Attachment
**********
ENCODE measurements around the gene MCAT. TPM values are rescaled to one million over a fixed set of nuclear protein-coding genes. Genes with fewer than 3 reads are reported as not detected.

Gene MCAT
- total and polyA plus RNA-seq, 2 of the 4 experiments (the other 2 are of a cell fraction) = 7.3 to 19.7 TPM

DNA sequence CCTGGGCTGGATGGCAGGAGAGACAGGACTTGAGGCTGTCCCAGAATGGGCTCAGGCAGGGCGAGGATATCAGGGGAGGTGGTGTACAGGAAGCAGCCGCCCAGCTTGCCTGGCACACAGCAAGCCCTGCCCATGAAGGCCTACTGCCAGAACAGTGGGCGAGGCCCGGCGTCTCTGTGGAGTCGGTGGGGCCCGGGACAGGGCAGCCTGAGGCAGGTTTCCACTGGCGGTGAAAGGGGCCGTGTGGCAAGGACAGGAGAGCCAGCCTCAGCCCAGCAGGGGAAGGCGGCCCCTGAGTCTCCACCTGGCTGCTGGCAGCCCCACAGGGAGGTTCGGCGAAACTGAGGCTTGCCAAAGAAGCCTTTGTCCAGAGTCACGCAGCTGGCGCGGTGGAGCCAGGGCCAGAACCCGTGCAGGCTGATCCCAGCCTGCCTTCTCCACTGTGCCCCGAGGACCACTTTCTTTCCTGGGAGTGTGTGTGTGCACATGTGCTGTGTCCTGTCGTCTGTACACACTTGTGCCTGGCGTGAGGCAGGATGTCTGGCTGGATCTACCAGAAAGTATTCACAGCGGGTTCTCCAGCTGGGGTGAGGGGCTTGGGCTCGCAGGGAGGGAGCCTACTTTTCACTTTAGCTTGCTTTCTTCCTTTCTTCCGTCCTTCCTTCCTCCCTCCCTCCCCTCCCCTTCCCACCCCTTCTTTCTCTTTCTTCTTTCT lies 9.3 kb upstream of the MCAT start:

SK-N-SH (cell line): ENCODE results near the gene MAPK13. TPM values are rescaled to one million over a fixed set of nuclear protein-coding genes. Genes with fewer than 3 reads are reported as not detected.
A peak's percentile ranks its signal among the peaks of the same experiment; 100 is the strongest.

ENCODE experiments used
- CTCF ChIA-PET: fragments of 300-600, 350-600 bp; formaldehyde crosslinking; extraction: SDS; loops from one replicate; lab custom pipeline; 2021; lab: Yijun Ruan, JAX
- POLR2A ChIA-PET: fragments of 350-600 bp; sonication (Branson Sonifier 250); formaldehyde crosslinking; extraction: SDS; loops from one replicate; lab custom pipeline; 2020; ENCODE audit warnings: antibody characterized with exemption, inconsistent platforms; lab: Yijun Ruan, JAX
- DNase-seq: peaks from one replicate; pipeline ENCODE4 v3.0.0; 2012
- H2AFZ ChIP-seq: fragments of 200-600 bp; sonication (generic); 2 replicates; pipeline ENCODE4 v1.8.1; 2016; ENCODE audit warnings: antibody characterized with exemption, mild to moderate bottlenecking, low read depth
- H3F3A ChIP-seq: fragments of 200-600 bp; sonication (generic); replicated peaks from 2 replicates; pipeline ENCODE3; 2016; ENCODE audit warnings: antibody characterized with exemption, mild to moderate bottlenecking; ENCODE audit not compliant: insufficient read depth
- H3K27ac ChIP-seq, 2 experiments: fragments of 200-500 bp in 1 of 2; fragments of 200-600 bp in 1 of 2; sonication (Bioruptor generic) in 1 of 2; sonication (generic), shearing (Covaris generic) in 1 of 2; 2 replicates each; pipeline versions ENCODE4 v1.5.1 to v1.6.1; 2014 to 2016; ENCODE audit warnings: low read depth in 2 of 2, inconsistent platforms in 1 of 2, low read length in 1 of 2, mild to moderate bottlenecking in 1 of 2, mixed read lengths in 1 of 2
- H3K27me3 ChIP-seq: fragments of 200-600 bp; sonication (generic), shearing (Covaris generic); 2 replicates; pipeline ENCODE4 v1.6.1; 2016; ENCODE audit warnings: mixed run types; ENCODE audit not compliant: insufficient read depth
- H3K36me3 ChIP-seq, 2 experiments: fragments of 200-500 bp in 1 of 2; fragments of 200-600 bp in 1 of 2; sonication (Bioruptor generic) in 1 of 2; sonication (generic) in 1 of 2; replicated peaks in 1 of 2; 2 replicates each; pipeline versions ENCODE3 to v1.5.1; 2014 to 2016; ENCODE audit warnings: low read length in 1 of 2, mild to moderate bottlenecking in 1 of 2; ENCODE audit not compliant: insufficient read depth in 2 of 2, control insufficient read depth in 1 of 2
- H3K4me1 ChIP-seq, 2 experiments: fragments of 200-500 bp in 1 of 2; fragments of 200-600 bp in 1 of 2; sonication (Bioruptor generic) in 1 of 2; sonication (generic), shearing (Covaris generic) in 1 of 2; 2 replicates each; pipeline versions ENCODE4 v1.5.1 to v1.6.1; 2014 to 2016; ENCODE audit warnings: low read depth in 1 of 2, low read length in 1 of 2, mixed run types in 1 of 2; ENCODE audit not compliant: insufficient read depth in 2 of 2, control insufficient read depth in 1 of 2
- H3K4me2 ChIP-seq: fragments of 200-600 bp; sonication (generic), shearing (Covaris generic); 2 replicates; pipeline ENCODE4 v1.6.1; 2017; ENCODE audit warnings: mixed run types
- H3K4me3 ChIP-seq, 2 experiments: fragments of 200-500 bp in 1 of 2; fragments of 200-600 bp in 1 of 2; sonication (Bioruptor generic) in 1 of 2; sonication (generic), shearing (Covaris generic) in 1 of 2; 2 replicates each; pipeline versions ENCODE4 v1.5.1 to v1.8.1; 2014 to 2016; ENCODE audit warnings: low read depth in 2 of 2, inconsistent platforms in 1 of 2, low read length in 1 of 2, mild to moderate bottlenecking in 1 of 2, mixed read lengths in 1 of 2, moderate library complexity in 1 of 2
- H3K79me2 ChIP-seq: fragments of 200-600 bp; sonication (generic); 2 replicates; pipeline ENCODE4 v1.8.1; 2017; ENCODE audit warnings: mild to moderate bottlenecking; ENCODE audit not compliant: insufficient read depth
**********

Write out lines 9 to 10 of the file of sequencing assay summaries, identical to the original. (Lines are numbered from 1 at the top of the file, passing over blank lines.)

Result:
- POLR2A ChIA-PET: fragments of 350-600 bp; sonication (Branson Sonifier 250); formaldehyde crosslinking; extraction: SDS; loops from one replicate; lab custom pipeline; 2020; ENCODE audit warnings: antibody characterized with exemption, inconsistent platforms; lab: Yijun Ruan, JAX
- DNase-seq: peaks from one replicate; pipeline ENCODE4 v3.0.0; 2012